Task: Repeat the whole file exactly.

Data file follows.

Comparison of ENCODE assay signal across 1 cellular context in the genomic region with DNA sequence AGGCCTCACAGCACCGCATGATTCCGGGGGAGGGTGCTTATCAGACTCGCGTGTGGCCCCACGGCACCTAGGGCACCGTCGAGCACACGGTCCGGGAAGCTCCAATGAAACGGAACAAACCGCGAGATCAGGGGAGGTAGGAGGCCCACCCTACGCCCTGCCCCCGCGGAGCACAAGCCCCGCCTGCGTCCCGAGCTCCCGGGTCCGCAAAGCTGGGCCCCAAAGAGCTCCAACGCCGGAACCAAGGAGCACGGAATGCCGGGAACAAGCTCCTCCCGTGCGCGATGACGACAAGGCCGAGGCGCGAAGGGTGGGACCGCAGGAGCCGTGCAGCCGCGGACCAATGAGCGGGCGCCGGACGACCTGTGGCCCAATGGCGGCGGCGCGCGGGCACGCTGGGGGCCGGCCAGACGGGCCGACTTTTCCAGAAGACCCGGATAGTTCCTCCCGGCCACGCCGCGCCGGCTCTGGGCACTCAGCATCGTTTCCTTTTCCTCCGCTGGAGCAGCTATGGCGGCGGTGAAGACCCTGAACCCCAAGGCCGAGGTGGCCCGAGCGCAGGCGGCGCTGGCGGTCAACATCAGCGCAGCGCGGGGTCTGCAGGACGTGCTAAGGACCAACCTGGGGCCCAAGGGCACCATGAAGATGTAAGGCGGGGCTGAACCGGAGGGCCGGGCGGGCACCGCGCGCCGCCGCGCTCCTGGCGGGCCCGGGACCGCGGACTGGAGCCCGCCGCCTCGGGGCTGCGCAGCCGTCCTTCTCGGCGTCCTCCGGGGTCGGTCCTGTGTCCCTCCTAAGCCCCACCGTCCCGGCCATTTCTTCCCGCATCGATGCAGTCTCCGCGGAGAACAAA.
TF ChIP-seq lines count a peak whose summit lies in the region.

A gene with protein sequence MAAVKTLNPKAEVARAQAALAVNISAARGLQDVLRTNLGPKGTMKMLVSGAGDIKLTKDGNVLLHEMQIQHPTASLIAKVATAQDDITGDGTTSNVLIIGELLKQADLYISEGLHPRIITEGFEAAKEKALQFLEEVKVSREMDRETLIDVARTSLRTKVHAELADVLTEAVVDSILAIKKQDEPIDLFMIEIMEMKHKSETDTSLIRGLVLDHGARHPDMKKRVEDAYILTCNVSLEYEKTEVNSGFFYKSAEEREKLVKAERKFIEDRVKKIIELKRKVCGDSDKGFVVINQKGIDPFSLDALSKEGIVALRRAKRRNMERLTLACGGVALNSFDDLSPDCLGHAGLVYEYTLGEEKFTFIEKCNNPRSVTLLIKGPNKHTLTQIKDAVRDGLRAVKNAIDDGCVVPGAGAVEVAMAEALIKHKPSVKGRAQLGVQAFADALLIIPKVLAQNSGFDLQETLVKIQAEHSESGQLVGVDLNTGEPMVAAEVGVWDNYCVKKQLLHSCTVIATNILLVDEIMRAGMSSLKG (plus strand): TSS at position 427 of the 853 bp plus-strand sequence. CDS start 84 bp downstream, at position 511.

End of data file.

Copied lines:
Comparison of ENCODE assay signal across 1 cellular context in the genomic region with DNA sequence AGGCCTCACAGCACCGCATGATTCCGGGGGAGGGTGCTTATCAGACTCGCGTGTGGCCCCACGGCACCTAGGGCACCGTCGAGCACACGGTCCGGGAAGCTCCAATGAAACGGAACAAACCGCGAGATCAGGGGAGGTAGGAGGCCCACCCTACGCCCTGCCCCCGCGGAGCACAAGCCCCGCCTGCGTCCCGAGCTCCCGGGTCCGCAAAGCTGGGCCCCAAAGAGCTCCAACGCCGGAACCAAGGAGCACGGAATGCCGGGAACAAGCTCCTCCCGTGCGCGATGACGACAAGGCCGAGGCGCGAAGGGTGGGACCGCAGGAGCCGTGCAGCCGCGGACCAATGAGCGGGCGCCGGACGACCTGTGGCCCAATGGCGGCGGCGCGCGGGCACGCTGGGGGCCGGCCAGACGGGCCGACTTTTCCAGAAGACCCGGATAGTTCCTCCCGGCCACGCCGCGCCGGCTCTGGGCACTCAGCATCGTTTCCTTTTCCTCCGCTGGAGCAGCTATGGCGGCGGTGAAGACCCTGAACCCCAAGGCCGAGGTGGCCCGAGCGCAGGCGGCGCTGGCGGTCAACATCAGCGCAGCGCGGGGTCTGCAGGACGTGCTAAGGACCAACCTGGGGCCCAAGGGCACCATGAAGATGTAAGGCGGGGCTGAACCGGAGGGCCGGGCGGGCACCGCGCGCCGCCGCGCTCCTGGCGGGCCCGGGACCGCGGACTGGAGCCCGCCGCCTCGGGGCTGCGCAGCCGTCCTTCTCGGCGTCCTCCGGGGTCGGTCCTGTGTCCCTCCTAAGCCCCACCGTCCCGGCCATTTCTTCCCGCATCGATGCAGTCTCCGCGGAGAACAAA.
TF ChIP-seq lines count a peak whose summit lies in the region.

A gene with protein sequence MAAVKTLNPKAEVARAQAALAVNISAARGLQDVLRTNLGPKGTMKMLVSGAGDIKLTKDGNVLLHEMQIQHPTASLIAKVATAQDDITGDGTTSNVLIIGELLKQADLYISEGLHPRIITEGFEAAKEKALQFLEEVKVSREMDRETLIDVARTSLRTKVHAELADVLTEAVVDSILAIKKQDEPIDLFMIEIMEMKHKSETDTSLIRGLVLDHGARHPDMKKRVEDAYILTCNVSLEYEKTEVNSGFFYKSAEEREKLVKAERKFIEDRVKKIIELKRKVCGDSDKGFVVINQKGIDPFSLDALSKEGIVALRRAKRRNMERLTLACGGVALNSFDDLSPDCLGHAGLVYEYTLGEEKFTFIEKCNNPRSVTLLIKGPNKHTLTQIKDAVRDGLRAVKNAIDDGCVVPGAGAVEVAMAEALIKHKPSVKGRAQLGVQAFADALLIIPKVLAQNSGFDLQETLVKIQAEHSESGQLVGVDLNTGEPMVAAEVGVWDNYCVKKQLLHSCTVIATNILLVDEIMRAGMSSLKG (plus strand): TSS at position 427 of the 853 bp plus-strand sequence. CDS start 84 bp downstream, at position 511.